Earlier this week, Steve looked at media coverage of the American Religious Identification Survey and it’s finding that the percentage of Americans that claim no religious affiliation is on the rise. Commenter Martha directed readers over to the web site of Paul Zachary Myers. He’s the University of Minnesota biology professor who was last discussed here at GetReligion for media coverage he received after asking folks to send him consecrated Hosts in order to publicly desecrate them. And then he posted photos of the desecration.
Anywho, Professor Myers makes a complaint about the media coverage of the ARIS survey:
The really bizarre news here is the way people are squirming to put a twist to the data to reassure the believers. They’ve got a label for that 15% that isn’t “godless atheist unbelievers”: they are “Nones”. Don’t panic, they say, only 10% of them call themselves “atheists”! They’re mostly agnostics and skeptics of organized religion! You don’t have to stockpile food and ammo, bar the doors and windows, and prepare for the anarchy and evil that would follow if all those people were atheists.
It’s rather annoying. Every article I see on this subject makes this desperate rush to reassure their readers that this growing cohort of Americans aren’t really those [expletive deleted] atheists — they’re nice people, unlike those cold-hearted, soulless beasts called atheists, and they aren’t planning to storm your churches and rape the choir boys and boil babies in the baptismal fonts, unlike the scary atheistic monsters. They’re special. And most of all, they aren’t French.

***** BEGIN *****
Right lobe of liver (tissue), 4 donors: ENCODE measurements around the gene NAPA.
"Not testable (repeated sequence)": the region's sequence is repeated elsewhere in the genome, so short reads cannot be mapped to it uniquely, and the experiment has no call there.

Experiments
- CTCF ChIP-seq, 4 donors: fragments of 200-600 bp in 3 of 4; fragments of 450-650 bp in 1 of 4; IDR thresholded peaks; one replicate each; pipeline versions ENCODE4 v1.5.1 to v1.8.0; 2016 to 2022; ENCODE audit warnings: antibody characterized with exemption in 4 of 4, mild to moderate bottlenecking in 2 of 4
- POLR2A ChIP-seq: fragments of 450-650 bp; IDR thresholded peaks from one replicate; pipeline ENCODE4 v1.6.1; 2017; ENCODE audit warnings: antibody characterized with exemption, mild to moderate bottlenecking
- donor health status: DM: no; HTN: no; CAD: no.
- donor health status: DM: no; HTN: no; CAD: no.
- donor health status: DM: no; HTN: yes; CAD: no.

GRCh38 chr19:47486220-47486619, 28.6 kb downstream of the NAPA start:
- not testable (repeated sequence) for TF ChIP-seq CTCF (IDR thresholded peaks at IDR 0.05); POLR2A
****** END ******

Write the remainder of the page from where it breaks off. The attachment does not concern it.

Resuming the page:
Oh, please. All the low frequency of self-reported atheists in the survey tells you is that the long-running campaign in American culture to stigmatize atheism has been highly successful — and it’s an attitude that we still see expressed in reports like this. The most important news they try to transmit is not the increase in unbelievers, it’s “Thank God they aren’t atheists! They’re just rational skeptics, instead!”
So is that fair? Are reporters “squirming to put a twist to the data to reassure the believers”? Let’s go to the survey.
The survey asked respondents who claimed no religious affiliation, “Regarding the existence of God, do you think . . .:
There is no such thing (7%)
There is no way to know (19%)
I’m not sure (16%)
There is a higher power but no personal God (24%)
There is definitely a personal God (27%)
Don’t know/Refused (7%)
So just to clarify, 93% of the respondents did not reply with the atheist answer. And even if you include agnostics, at most you’ve got 42%. But if at least 51% of the “nones” are claiming belief in a higher power or personal God, I think P.Z. Myers attack on reporters is unfair. He can have his opinions on atheism and he can even disagree with the methodology of the survey. But to say that reporters are unfairly characterizing the “none” population just can’t be factually substantiated.